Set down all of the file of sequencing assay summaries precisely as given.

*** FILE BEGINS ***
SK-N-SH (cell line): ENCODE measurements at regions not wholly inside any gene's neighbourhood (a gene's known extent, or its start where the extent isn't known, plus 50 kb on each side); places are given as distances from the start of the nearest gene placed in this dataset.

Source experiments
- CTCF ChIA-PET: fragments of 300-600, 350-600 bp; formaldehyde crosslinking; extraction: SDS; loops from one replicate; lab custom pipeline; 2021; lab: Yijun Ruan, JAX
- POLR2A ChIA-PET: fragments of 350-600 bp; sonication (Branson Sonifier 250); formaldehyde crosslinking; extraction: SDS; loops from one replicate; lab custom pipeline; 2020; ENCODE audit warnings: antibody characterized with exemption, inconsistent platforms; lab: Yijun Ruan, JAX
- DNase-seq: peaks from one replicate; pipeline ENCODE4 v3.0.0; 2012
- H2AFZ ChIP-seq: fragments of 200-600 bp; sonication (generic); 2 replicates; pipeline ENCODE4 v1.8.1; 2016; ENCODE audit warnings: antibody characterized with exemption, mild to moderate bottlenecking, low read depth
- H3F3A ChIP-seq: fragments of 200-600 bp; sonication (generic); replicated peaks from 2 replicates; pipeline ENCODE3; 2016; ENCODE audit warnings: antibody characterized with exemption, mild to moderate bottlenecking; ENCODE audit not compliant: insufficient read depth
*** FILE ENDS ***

SK-N-SH (cell line): ENCODE measurements at regions not wholly inside any gene's neighbourhood (a gene's known extent, or its start where the extent isn't known, plus 50 kb on each side); places are given as distances from the start of the nearest gene placed in this dataset.

Source experiments
- CTCF ChIA-PET: fragments of 300-600, 350-600 bp; formaldehyde crosslinking; extraction: SDS; loops from one replicate; lab custom pipeline; 2021; lab: Yijun Ruan, JAX
- POLR2A ChIA-PET: fragments of 350-600 bp; sonication (Branson Sonifier 250); formaldehyde crosslinking; extraction: SDS; loops from one replicate; lab custom pipeline; 2020; ENCODE audit warnings: antibody characterized with exemption, inconsistent platforms; lab: Yijun Ruan, JAX
- DNase-seq: peaks from one replicate; pipeline ENCODE4 v3.0.0; 2012
- H2AFZ ChIP-seq: fragments of 200-600 bp; sonication (generic); 2 replicates; pipeline ENCODE4 v1.8.1; 2016; ENCODE audit warnings: antibody characterized with exemption, mild to moderate bottlenecking, low read depth
- H3F3A ChIP-seq: fragments of 200-600 bp; sonication (generic); replicated peaks from 2 replicates; pipeline ENCODE3; 2016; ENCODE audit warnings: antibody characterized with exemption, mild to moderate bottlenecking; ENCODE audit not compliant: insufficient read depth